Partition and room divider makers are seeing business boom right now. Households are more together, for way more time every day than they used to be. School is out indefinitely, and everyone who can work from home is doing so. While the extreme version of shelter-in-place won't last forever, certain changes are likely long term. As such, people are reassessing their living spaces accordingly.
Work from home/school from home
Of all the things about quarantine culture that don't work well with open floor plans, the sweeping adoption of Zoom (NASDAQ: ZM) and other screen-powered remote meeting tools ranks high on the list. It's bad enough when both adults in a home are on Zoom meetings all day, but transitions to remote learning have pushed students from age three on up into online classroom settings.
It's an almost comically tough transition for the whole house to make. Especially when four members of the same household are all trying to have separate conversations. To attempt this in one big, echoing open space invites confusion on all counts. Creating semi-private, semi-soundproofed spaces is the only sustainable solution.
The desire for individual space might present itself in people's imperative to make uninterrupted video calls, but it's a much broader and more deeply rooted need. Although humans are social creatures, we also crave alone time, and the longer people are packed into one space, the more they tend to want respite from other people. This is a universally accepted truth among roommates, but families are feeling it particularly hard right now, especially without the outlets of school and camp.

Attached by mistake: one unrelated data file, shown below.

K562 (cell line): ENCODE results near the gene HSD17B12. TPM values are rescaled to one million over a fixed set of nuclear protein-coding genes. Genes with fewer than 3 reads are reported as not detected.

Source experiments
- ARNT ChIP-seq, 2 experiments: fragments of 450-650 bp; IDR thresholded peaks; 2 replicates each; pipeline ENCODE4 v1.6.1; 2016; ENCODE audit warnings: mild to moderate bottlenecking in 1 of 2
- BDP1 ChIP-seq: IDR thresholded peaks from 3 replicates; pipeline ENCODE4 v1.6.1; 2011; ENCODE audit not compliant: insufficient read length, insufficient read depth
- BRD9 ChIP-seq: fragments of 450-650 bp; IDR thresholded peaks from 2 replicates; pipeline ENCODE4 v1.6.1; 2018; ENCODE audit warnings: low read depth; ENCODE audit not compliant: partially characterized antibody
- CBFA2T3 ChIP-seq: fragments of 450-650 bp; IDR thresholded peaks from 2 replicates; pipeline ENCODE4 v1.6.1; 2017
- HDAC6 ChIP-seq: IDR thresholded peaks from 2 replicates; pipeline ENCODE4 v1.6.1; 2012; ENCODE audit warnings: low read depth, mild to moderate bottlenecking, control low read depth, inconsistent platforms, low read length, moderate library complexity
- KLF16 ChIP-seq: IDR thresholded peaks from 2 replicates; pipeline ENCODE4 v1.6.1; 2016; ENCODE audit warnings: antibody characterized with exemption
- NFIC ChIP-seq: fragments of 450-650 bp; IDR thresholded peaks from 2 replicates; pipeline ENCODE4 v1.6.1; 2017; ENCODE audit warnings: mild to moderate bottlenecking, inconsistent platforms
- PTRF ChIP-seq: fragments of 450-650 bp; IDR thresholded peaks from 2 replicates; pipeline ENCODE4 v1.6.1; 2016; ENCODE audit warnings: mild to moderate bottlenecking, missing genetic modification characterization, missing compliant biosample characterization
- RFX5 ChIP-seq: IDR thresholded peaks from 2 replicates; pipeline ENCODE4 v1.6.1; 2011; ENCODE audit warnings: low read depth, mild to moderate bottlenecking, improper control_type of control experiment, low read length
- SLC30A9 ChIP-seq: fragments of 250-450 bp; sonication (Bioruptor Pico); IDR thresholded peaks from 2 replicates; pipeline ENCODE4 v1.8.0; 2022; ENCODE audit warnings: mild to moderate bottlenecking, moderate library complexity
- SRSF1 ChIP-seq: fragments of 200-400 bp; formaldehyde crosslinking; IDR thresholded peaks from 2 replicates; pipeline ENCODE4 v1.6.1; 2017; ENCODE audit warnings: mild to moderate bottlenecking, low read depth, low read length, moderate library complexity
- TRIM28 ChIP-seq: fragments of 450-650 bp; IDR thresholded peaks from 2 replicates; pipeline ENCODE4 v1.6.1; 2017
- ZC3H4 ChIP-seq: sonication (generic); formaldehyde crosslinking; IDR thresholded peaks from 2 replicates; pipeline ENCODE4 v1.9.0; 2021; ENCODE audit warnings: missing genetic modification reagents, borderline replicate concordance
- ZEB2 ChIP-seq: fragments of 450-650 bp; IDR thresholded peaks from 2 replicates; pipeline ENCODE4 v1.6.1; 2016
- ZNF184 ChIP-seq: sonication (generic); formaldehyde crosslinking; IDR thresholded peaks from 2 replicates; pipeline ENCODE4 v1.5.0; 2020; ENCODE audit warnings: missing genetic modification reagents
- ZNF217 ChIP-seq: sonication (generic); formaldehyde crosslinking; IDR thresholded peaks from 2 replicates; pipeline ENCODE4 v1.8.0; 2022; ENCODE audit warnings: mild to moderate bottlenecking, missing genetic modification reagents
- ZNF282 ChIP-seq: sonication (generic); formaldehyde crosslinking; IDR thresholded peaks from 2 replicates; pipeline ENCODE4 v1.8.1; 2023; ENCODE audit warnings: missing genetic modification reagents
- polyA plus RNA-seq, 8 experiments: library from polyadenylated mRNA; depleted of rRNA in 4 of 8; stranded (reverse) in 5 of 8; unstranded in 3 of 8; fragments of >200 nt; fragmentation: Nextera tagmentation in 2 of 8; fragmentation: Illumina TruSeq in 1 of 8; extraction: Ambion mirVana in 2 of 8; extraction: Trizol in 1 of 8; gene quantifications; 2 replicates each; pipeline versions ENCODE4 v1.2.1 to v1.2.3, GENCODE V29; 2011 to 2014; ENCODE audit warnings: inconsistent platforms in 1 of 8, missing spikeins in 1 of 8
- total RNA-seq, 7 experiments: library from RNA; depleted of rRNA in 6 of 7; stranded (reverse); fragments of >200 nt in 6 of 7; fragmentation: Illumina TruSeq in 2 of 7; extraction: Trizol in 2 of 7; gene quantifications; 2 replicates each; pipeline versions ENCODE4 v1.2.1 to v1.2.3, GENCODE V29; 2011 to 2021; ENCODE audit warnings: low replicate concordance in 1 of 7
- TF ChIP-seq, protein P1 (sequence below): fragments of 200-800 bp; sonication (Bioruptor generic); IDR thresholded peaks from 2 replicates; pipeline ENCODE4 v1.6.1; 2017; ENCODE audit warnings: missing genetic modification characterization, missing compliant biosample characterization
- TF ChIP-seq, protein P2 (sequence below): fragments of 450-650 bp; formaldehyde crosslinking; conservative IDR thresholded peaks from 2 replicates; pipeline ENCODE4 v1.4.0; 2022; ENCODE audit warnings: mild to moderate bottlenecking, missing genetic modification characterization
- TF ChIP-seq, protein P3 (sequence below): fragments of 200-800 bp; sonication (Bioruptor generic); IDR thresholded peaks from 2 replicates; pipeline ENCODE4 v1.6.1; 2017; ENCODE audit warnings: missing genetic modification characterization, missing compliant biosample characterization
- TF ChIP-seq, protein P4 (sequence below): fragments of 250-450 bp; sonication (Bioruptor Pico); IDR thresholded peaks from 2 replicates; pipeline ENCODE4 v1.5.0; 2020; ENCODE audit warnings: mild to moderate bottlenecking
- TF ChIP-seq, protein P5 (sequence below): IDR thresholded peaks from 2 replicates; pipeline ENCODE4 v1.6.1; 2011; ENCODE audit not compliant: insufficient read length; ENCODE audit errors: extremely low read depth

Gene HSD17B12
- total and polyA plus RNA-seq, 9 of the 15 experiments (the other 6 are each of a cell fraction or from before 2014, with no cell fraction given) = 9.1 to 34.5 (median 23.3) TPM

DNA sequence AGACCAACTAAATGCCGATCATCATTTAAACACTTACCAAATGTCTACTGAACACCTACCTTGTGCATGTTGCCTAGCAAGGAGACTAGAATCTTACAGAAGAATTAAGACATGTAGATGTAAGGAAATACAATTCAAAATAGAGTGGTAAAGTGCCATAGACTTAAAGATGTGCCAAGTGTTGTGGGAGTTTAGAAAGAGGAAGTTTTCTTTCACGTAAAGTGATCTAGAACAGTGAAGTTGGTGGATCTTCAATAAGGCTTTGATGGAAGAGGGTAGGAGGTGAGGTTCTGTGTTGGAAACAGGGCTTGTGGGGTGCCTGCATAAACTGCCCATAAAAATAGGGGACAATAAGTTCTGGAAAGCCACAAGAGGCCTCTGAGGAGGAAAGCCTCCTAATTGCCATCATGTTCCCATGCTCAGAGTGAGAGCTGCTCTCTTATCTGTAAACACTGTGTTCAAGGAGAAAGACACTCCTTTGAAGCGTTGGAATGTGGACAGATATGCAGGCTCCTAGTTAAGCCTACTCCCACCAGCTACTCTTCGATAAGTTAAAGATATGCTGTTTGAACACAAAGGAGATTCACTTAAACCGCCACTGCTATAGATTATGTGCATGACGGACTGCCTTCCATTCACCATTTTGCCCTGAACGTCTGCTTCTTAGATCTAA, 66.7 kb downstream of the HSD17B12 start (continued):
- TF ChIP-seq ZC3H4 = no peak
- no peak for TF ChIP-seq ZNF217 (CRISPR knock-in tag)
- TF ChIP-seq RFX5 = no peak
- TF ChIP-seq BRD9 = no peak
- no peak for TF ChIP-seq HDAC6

This is why smart marketers have pivoted to promoting room dividers and DIY walls wherever homebound consumers may be. Whether for the purpose of creating two small bedrooms inside one big one or splitting up an open-plan dining/living space into separate areas, temporary walls are a measure that can help to preserve peace and sanity in a living situation.
Consolidating family in a smart way
Developers and builders can likely expect an uptick in homeowners looking to fast track garage and basement conversions thanks to the pandemic. The motivation is tied into people's desire to consolidate their immediate family, in many cases bringing them back to live in a multigenerational setup. People who used to trust the system to support aging in place or assisted living will have to rethink: Is it actually safer to have elderly relatives under their own roof?
If so, it doesn't mean that several people whose ages span eight decades can all coexist peacefully in one large, loft-like space. At the very least, the different generations each need their own retreat -- but ideally, every person in the home does. Plus, neither conversions nor additions lend themselves to an open floor plan due to the fact they're typically separate spaces converted to self-contained dwelling units.
Outdoor living space
Inflatable pools, play sets, and outdoor toys enjoyed a spring spike in sales and a spotlight on social media as families all over the country canceled vacation plans. Now, most are resigning themselves to staycations and a summer without sleepaway camp.
The naturally occurring trend for all those stuck at home is to make as much use as possible of any outdoor space. For those whose homes are designed for it, an indoor-outdoor multi-use space may be the best way to create a holiday atmosphere at home.
Many people whose patios or back lawns went underused for years are now tackling big outdoor projects with screened-in porches, hardscaping, and outdoor lounge furniture. This isn't an open plan in the traditional sense of the word, but in the new sense that a home's own outdoor spaces are where people feel comfortable experiencing the outside world.
The future of open floor plans
While they show well and work well for entertaining, open floor plans have always demanded a certain sacrifice of privacy. When people have other places to go, one floor of open space can work fine. When all the residents are confined, not so much. That being the case, the future of open floor plans probably depends on whether the world continues to feel "safer at home."
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